As long as you can create a narrative driven reason for having Beholder star empires a la Spelljammer and using beastmen from Primeval Thule instead of orcs, you should do it. Don’t feel like you need to use any idea as it is presented either. By adding a little different flavor, you can successfully throw off players who may have the same books from which you are pulling ideas. There is, after all, nothing better than watching players lose it over a monster that looks like one iconic monster (or something completely different) but is mechanically identical to a different one. This is also a great way of throwing off the veteran gamer who seems to know how to defeat every monster you throw his/her way. The important thing is two keep in mind these two questions: 1) what do I want this monster to be capable of, and 2) what do I want it to look/act like? You’d be surprised how easy it is to fill in the blanks when you keep these questions central to your thinking. 

I get by with a little help from my friends
                The final piece of advice I can really give on campaign world design is to, whenever possible, delegate responsibility. Being the game master is a difficult and time consuming job anyway, so it never hurts to spread the responsibility a bit. Allow your players to contribute to the design and culture of the world. Not only will they feel more invested, they will be more likely to act in character because they fundamentally understand the conceits of their character’s culture.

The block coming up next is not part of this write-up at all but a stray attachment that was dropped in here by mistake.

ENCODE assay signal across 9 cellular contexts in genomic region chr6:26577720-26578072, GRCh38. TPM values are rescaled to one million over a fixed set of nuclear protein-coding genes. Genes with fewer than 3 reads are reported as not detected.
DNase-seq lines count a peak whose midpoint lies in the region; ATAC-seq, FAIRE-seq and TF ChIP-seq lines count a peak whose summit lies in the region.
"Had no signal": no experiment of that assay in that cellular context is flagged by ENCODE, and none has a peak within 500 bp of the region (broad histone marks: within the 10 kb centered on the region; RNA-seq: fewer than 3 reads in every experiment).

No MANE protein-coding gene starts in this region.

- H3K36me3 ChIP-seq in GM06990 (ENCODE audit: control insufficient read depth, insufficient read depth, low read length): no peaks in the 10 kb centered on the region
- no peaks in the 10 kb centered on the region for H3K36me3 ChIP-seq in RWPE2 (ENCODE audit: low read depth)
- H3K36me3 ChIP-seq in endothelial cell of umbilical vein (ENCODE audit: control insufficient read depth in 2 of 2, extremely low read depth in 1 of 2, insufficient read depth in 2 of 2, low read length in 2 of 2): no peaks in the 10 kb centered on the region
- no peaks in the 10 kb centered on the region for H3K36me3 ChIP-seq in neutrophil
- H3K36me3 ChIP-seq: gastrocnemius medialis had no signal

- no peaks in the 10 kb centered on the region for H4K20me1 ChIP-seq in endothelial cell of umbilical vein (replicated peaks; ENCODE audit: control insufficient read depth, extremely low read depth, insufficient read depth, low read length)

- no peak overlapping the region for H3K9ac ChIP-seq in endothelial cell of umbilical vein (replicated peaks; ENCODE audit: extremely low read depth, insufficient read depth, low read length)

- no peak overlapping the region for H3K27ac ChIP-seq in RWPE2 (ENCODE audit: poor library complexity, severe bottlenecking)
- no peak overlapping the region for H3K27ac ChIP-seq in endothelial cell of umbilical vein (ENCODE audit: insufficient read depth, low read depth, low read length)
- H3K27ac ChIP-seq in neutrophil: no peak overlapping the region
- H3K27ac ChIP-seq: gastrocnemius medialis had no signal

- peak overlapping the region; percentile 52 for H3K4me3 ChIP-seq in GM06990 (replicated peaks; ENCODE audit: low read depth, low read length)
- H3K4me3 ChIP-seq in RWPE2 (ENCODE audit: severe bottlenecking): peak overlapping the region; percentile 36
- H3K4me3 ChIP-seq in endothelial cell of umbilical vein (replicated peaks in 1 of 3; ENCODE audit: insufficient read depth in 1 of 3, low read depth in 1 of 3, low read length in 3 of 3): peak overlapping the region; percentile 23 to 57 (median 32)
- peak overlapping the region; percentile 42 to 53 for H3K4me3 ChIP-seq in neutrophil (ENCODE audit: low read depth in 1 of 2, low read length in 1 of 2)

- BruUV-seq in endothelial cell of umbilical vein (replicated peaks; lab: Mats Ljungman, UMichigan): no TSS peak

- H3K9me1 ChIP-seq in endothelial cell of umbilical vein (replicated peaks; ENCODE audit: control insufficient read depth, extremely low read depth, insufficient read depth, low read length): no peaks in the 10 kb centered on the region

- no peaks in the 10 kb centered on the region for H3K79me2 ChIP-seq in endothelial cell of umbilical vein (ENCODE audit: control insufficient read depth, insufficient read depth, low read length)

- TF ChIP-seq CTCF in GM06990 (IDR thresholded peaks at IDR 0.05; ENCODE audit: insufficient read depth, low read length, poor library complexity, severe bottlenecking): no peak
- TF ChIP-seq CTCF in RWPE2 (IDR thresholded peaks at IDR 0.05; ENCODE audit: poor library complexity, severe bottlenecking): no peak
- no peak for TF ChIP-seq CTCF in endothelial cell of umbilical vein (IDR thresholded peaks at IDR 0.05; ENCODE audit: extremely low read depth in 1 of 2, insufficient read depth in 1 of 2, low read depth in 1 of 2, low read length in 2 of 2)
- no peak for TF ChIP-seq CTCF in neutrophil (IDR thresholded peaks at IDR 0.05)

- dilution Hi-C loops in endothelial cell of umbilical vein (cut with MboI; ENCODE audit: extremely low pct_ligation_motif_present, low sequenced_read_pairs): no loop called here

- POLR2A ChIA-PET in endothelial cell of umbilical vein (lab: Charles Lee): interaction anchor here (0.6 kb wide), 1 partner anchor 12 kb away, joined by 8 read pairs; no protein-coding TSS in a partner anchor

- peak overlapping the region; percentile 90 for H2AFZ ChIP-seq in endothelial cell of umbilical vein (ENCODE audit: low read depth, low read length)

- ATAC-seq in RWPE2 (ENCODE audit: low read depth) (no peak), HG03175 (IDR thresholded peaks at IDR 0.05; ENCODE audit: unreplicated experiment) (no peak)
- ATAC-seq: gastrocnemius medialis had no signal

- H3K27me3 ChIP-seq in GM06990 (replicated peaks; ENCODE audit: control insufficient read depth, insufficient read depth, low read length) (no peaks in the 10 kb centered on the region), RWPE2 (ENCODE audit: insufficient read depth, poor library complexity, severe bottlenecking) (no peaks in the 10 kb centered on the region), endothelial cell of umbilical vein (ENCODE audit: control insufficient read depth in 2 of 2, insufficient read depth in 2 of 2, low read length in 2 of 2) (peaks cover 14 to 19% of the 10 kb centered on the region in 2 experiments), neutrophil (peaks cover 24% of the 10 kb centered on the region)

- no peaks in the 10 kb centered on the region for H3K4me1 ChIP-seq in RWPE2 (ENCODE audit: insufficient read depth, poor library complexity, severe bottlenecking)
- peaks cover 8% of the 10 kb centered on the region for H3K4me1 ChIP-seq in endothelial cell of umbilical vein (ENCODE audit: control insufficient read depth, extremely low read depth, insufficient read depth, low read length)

It is usually helpful to provide some parameters for your players in order to make sure you all stay on the same page. For instance, it would really hard to explain the barbarian who comes from a mammoth hunting people of the northern wastes if there are neither mammoths nor a northern waste in the setting. By this token, make sure that the physical geography of your setting is fully set before allowing your players to take the reins of creative control.

                In regard to the map, this is another task that can be easily completed in a cooperative manner. I am going to steal an idea from my buddy Harms for this next bit. Provide a blank map for the players. Have each player come up with one feature (physical or political) and put it on the map. Pass the map around so that everyone (including the game master) has an opportunity to add one feature. Next, have everyone write down some cultural or physical details about the feature placed by the person to their left. Finally, the person to the left of that should write down some relationship the feature has to other features in the world or a point of interest/adventure hook for the feature. In under an hour you can have a fully playable setting.